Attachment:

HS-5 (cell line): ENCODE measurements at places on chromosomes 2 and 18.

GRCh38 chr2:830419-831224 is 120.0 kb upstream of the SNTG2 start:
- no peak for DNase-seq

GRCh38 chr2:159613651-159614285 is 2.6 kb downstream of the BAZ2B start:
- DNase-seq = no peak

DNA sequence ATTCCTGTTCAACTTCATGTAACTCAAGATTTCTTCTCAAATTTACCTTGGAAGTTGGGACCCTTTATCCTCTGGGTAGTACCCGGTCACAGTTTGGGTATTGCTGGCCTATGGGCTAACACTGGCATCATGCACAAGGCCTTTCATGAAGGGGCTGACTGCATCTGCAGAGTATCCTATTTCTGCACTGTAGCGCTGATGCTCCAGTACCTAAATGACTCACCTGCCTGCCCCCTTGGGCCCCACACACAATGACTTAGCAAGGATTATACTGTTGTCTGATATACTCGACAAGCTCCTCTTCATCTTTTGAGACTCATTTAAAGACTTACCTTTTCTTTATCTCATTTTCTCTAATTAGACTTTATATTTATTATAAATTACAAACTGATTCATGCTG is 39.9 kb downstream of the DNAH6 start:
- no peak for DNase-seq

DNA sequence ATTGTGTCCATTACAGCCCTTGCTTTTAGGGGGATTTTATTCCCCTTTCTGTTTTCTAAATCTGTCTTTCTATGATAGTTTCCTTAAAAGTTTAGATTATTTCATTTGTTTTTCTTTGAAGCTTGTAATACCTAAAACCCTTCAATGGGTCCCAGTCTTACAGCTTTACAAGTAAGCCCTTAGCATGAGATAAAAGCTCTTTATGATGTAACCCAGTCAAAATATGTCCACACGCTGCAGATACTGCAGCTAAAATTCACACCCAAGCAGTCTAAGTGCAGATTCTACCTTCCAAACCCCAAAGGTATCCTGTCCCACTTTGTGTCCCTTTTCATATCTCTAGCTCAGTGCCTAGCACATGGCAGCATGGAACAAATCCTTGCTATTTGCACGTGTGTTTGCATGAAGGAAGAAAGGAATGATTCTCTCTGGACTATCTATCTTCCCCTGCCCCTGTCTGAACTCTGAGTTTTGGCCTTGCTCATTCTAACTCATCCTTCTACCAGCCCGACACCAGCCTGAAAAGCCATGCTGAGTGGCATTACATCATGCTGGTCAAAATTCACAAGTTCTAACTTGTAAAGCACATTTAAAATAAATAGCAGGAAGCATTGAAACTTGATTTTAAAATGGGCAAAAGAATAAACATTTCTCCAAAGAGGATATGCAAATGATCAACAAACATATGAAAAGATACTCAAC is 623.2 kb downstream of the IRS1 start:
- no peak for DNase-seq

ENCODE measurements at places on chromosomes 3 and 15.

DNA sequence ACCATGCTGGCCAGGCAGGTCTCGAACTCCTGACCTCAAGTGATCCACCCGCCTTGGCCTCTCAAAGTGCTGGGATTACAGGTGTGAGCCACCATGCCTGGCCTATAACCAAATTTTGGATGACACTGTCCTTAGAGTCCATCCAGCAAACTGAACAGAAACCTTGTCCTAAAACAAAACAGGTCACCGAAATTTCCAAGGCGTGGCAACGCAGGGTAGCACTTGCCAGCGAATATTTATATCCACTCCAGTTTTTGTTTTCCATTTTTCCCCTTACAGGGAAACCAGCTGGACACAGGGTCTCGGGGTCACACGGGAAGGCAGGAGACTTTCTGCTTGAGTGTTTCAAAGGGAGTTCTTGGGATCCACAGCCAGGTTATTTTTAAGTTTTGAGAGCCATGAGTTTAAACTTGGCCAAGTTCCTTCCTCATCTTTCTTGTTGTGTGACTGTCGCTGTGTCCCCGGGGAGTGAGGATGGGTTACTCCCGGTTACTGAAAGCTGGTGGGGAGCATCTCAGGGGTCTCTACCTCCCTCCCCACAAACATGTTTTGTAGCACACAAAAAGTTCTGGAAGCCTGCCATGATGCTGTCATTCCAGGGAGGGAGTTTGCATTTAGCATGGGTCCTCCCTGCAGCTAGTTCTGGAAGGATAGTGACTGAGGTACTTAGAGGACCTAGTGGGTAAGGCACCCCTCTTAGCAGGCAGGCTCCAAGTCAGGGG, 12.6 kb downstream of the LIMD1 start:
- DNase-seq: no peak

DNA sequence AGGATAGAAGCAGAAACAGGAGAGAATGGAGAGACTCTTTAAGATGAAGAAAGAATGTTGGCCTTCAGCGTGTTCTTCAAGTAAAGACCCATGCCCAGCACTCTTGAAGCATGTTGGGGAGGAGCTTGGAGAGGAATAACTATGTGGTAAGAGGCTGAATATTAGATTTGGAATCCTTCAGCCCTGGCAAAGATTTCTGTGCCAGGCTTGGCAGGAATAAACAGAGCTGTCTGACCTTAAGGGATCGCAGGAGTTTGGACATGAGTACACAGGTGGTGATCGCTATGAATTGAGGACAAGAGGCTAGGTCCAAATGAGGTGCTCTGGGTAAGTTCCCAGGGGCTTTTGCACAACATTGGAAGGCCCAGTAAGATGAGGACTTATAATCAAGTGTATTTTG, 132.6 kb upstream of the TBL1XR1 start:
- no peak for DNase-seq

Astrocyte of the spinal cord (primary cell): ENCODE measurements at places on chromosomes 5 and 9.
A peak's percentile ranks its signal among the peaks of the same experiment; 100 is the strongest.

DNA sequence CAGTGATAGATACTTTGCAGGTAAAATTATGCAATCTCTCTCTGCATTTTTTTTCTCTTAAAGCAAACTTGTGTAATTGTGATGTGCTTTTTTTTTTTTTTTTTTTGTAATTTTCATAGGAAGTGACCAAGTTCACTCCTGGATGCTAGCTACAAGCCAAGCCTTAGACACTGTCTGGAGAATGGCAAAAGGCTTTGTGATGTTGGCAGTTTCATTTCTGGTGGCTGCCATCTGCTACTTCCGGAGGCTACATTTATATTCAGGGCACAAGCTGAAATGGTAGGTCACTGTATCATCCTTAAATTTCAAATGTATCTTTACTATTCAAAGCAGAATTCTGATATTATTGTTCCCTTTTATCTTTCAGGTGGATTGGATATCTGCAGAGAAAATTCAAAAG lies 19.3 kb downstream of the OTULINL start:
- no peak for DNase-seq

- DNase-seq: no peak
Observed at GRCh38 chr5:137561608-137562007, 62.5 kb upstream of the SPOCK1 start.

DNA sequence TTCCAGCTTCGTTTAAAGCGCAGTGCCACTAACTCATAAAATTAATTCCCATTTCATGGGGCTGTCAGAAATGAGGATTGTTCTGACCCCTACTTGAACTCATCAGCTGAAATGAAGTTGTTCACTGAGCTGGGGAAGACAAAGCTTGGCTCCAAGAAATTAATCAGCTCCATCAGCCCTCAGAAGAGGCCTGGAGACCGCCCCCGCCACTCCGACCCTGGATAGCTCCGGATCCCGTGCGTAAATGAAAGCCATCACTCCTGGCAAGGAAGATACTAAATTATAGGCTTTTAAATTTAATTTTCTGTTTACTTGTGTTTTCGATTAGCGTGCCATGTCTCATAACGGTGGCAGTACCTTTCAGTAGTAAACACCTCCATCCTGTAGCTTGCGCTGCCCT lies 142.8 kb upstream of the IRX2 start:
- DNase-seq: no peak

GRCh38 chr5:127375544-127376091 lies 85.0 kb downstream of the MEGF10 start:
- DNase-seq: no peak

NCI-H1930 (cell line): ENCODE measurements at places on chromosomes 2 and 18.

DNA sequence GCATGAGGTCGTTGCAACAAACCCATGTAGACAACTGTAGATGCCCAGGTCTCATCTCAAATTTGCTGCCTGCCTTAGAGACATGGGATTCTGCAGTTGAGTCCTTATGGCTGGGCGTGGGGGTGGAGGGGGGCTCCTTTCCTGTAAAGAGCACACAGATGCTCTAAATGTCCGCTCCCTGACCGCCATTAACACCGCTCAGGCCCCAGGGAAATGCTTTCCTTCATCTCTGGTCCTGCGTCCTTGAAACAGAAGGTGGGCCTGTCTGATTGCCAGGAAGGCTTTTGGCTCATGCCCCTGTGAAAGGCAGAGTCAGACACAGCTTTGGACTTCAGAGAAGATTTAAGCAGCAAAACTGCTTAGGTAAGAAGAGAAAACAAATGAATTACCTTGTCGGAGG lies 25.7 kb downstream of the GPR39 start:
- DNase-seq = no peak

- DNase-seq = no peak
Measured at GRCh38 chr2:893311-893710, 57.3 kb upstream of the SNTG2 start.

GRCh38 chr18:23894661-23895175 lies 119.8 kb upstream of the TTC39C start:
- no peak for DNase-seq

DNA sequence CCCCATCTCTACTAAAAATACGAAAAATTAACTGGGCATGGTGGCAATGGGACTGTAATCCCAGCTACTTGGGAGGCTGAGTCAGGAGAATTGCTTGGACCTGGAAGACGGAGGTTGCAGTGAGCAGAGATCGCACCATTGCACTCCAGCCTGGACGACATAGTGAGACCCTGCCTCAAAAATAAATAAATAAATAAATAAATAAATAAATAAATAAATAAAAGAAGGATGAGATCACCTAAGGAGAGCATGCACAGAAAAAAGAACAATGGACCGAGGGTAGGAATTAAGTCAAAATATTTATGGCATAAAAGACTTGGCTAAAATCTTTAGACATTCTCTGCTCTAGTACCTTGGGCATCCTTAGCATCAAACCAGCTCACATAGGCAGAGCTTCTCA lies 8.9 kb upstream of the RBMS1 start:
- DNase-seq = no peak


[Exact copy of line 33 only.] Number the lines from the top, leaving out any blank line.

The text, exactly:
- DNase-seq = no peak